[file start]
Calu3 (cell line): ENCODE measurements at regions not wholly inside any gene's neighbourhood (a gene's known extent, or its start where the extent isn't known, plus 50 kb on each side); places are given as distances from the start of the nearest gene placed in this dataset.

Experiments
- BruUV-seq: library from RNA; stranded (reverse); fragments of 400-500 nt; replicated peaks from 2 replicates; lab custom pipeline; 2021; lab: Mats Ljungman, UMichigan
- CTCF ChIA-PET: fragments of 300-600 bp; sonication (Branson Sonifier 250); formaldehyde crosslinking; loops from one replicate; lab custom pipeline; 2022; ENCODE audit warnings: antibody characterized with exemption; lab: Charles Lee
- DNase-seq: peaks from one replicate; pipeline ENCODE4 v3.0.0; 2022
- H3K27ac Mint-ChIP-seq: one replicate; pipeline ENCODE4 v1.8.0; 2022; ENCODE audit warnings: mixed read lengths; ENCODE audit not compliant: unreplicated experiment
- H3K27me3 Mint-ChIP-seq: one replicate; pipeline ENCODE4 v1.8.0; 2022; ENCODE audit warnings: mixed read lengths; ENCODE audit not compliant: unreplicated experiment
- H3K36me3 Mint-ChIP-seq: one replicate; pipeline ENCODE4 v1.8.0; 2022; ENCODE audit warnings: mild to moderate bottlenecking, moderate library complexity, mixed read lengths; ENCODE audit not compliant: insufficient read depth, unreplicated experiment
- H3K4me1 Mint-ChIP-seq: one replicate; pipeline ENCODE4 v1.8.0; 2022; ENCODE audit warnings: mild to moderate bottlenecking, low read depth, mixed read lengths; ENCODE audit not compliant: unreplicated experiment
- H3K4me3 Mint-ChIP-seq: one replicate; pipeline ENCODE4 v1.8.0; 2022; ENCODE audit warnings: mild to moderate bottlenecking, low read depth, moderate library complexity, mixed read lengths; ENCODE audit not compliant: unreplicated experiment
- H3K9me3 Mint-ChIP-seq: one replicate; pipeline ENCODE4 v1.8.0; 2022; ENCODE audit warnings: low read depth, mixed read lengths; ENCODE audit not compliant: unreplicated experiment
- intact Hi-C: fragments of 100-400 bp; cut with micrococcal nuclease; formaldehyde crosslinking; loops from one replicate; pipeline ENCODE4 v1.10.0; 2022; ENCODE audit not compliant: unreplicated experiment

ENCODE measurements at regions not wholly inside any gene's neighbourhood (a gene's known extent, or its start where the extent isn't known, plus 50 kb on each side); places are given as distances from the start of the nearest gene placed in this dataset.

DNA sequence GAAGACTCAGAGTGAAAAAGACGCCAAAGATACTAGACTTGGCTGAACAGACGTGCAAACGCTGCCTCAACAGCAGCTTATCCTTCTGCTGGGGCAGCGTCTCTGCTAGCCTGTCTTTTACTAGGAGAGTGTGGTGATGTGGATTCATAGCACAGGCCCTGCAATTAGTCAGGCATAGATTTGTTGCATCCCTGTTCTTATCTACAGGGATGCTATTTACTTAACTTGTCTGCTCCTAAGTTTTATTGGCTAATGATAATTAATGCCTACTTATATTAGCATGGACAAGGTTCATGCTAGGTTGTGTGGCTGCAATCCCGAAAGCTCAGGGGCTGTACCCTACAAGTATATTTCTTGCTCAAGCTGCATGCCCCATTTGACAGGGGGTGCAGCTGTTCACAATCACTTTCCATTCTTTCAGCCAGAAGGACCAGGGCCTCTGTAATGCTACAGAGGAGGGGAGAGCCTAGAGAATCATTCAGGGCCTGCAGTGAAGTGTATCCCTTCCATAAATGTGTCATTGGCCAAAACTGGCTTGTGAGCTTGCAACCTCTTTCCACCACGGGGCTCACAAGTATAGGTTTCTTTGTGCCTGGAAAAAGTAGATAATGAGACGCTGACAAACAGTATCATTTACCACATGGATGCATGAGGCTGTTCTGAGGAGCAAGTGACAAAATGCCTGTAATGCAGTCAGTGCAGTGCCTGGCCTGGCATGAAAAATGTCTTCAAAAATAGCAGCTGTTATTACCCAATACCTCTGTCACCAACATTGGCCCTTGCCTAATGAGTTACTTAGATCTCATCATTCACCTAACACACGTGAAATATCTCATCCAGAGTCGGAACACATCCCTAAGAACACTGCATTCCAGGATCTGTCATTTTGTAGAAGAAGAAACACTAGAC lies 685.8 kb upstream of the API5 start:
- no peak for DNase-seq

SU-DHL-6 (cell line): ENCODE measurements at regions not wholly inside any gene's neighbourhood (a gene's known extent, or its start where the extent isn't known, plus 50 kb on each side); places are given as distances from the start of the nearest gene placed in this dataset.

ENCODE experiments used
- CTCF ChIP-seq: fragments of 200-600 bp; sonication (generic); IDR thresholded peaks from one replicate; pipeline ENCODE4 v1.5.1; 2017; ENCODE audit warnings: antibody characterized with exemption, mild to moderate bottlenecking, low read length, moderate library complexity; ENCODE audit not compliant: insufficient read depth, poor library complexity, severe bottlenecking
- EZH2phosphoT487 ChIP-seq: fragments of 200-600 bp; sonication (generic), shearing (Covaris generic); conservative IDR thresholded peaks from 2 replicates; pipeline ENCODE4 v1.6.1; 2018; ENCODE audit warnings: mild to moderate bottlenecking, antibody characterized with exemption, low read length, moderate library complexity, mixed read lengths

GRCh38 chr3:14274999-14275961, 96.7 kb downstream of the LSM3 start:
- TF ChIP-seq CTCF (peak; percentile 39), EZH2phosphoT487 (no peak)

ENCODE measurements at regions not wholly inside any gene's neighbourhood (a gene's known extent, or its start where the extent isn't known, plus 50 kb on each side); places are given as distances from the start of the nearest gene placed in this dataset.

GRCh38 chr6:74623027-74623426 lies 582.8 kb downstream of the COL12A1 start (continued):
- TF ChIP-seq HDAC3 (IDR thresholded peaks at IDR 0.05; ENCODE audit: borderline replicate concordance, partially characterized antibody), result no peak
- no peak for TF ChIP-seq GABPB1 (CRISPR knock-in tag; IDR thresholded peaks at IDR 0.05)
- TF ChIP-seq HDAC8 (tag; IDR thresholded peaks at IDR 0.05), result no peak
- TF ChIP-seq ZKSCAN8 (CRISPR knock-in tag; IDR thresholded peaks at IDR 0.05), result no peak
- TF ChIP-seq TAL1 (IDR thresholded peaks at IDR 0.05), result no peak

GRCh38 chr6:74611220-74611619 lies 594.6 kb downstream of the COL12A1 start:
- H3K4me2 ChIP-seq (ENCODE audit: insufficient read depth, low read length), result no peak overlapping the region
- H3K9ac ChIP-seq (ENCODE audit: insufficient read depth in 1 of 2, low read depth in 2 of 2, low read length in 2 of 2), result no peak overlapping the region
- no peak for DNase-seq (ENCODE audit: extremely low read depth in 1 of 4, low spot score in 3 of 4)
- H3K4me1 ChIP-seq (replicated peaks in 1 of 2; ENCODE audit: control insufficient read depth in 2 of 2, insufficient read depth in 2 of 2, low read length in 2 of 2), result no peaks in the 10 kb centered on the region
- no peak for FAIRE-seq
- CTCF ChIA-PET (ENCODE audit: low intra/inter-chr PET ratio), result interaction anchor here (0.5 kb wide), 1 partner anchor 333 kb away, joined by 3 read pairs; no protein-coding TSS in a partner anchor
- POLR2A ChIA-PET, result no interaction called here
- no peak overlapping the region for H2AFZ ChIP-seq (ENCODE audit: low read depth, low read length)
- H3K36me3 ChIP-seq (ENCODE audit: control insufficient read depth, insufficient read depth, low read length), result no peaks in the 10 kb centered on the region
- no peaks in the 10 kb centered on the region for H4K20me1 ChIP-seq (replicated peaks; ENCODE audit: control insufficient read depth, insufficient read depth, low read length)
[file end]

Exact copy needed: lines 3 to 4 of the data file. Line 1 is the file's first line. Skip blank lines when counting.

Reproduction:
- BruUV-seq: library from RNA; stranded (reverse); fragments of 400-500 nt; replicated peaks from 2 replicates; lab custom pipeline; 2021; lab: Mats Ljungman, UMichigan
- CTCF ChIA-PET: fragments of 300-600 bp; sonication (Branson Sonifier 250); formaldehyde crosslinking; loops from one replicate; lab custom pipeline; 2022; ENCODE audit warnings: antibody characterized with exemption; lab: Charles Lee